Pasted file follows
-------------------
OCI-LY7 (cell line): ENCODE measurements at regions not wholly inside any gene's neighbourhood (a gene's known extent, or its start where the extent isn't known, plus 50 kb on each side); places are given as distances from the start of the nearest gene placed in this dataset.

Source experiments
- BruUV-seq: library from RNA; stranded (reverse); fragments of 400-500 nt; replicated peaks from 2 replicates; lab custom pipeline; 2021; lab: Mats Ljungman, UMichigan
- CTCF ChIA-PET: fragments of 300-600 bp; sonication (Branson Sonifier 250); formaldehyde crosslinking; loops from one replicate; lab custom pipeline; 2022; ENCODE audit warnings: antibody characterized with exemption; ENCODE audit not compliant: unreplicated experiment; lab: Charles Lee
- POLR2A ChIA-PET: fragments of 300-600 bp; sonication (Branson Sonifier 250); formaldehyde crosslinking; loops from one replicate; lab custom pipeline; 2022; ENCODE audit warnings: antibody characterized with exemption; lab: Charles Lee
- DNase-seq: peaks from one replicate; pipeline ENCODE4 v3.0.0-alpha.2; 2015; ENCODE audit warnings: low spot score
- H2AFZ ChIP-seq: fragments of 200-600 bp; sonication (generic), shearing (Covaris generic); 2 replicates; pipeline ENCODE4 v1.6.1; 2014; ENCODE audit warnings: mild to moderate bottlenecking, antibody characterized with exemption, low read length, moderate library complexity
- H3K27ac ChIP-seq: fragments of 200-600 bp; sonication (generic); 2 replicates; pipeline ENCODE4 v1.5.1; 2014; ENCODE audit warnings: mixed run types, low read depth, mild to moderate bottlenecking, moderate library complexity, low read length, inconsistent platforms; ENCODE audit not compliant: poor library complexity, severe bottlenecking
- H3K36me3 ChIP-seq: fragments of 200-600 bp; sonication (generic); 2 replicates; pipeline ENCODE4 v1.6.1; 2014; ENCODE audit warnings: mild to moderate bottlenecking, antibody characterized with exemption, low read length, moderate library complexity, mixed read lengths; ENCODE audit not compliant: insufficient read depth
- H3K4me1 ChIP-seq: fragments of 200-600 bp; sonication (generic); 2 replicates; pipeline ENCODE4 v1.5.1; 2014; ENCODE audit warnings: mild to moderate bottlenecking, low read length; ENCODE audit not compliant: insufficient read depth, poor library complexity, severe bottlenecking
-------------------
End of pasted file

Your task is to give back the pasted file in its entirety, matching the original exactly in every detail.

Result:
OCI-LY7 (cell line): ENCODE measurements at regions not wholly inside any gene's neighbourhood (a gene's known extent, or its start where the extent isn't known, plus 50 kb on each side); places are given as distances from the start of the nearest gene placed in this dataset.

Source experiments
- BruUV-seq: library from RNA; stranded (reverse); fragments of 400-500 nt; replicated peaks from 2 replicates; lab custom pipeline; 2021; lab: Mats Ljungman, UMichigan
- CTCF ChIA-PET: fragments of 300-600 bp; sonication (Branson Sonifier 250); formaldehyde crosslinking; loops from one replicate; lab custom pipeline; 2022; ENCODE audit warnings: antibody characterized with exemption; ENCODE audit not compliant: unreplicated experiment; lab: Charles Lee
- POLR2A ChIA-PET: fragments of 300-600 bp; sonication (Branson Sonifier 250); formaldehyde crosslinking; loops from one replicate; lab custom pipeline; 2022; ENCODE audit warnings: antibody characterized with exemption; lab: Charles Lee
- DNase-seq: peaks from one replicate; pipeline ENCODE4 v3.0.0-alpha.2; 2015; ENCODE audit warnings: low spot score
- H2AFZ ChIP-seq: fragments of 200-600 bp; sonication (generic), shearing (Covaris generic); 2 replicates; pipeline ENCODE4 v1.6.1; 2014; ENCODE audit warnings: mild to moderate bottlenecking, antibody characterized with exemption, low read length, moderate library complexity
- H3K27ac ChIP-seq: fragments of 200-600 bp; sonication (generic); 2 replicates; pipeline ENCODE4 v1.5.1; 2014; ENCODE audit warnings: mixed run types, low read depth, mild to moderate bottlenecking, moderate library complexity, low read length, inconsistent platforms; ENCODE audit not compliant: poor library complexity, severe bottlenecking
- H3K36me3 ChIP-seq: fragments of 200-600 bp; sonication (generic); 2 replicates; pipeline ENCODE4 v1.6.1; 2014; ENCODE audit warnings: mild to moderate bottlenecking, antibody characterized with exemption, low read length, moderate library complexity, mixed read lengths; ENCODE audit not compliant: insufficient read depth
- H3K4me1 ChIP-seq: fragments of 200-600 bp; sonication (generic); 2 replicates; pipeline ENCODE4 v1.5.1; 2014; ENCODE audit warnings: mild to moderate bottlenecking, low read length; ENCODE audit not compliant: insufficient read depth, poor library complexity, severe bottlenecking